government. Either the judiciary or a specialized, independent administrative
tribunal may well have a role to play in compelling the other branches of
government to justify normatively and publicly any restrictive measure they
seek to impose in the name of risk-prevention (see Chapter 6). But whether
the courts are ready in practice to use their powers to constrain executive
power is, however, another matter. This is so not only in Singapore and
Malaysia, where judges might perceive a price to pay for asserting themselves
‘against a determined government, especially if the spectre of legislative and
constitutional amendment is not very far off ’ (see Chapter 13), but equally in
the United States and the United Kingdom. Even after the United States

‘Chaos and Rules: Should Responses to Violent Crises Always be Constitutional?’ (2003)
112 Yale Law Journal 1011.

Supreme Court’s decisions in Hamdi v. Rumsfeld5 and Rasul v. Bush,6 which
insisted on judicial review of any detention of enemy combatants, it is ‘as
likely as not that the limited judicial role required by the Rasul and Hamdi
decisions will be played out . . . with little if any inconvenience to the govern-
ment’ (see Chapter 22). Similarly, while in the United Kingdom the courts
‘have managed to achieve some amelioration of the scheme through the
Human Rights Act . . . the prospects for any general curtailment of the
draconian legislative scheme . . . seem remote indeed’ (see Chapter 21).
As with other emergencies, the prospect of terrorist attacks forces us to take a
closer look at our assumptions about fundamental values, legality and the role of
the branches of government in a crisis. We are forced to consider to what extent
we are prepared to subject anti-terrorism measures to judicially imposed norm-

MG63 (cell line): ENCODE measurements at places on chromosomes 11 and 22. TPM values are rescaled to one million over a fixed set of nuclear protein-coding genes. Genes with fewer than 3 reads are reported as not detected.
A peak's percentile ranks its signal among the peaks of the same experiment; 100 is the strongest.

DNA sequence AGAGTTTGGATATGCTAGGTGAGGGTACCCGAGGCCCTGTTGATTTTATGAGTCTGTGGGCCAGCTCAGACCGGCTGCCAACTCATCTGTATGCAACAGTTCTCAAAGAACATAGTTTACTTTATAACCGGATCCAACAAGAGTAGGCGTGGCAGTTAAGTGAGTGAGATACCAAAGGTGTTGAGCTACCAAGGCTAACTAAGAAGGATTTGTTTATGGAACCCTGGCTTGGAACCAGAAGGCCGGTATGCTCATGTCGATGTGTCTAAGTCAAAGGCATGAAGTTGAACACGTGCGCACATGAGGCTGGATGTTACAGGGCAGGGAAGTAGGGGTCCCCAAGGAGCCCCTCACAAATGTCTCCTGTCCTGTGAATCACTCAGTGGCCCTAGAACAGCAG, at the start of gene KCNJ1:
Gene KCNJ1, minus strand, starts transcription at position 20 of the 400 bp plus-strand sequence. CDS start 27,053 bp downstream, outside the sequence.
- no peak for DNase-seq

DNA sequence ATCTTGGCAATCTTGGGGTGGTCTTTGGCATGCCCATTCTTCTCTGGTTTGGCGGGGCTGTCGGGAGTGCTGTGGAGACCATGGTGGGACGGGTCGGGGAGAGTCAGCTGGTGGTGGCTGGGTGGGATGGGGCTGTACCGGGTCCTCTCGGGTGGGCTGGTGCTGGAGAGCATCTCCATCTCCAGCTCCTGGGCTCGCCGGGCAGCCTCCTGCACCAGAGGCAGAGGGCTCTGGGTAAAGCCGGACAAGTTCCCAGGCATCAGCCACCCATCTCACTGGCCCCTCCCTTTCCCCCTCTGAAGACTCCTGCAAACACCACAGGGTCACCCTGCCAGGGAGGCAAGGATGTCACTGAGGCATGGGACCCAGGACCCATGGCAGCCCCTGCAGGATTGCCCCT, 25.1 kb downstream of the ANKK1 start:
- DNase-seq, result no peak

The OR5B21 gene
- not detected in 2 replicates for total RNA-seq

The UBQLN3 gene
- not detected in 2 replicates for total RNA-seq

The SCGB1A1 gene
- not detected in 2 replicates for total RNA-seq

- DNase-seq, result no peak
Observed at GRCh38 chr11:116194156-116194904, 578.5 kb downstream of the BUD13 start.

ative side-constraints on state power, even if by doing so we reduce the
effectiveness of our anti-terrorism policies. To answer this question, we need
to consider whether the anti-terrorism agenda is effective in the first place.

V. How effective is the anti-terrorism agenda?
Those who study global anti-terrorism law and policy should be concerned
not only with normative questions of fairness, but also more empirical
questions concerning the effectiveness of anti-terrorism policy. Indeed, norm-
ative and positive analysis may complement each other should it prove to
be the case that some of the most problematic anti-terrorism strategies – such
as the use of torture and other extra-judicial means or the use of crude
stereotypes or profiles based on race, religion or national origins – may be
ineffective in stopping terrorism. Indeed, the hypothesis that violent over-
reaction to terrorism may spawn more terrorism should be closely examined.
Security Resolution 1373 placed much emphasis on laws against the
financing of terrorism, and international, regional and domestic jurisdictions
have devoted much effort to compiling lists of terrorists who cannot be
financially supported and to broad laws against the financing of terrorism
(see Chapter 9). The effectiveness of these interventions, however, remains an
open question. The American 9/11 commission for example found that the
costs of the attacks were less than half a million US dollars and expressed
considerable scepticism about the ability to stop terrorists by stopping their
This book includes chapters outlining steps that have been taken at various
levels since 9/11 to improve aviation (Chapter 12) and maritime (Chapter 11)
security. The strategies to protect aircraft and ports often rely on

124 S Ct 2633 (2004). 6 124 S Ct 2686 (2004).
National Commission on Terrorist Attacks Upon the United States, The 9/11 Commission
Report (New York: Norton, 2004) at 12.3.

administrative and licensing measures that are softer or less coercive than the
use of criminal or immigration law or military force. Technology can play an
important role in anti-terrorism law and policy by, for example, increasing
the ability to screen material on aircraft and ships for hazardous substances.
At the same time, the use of technology to facilitate surveillance presents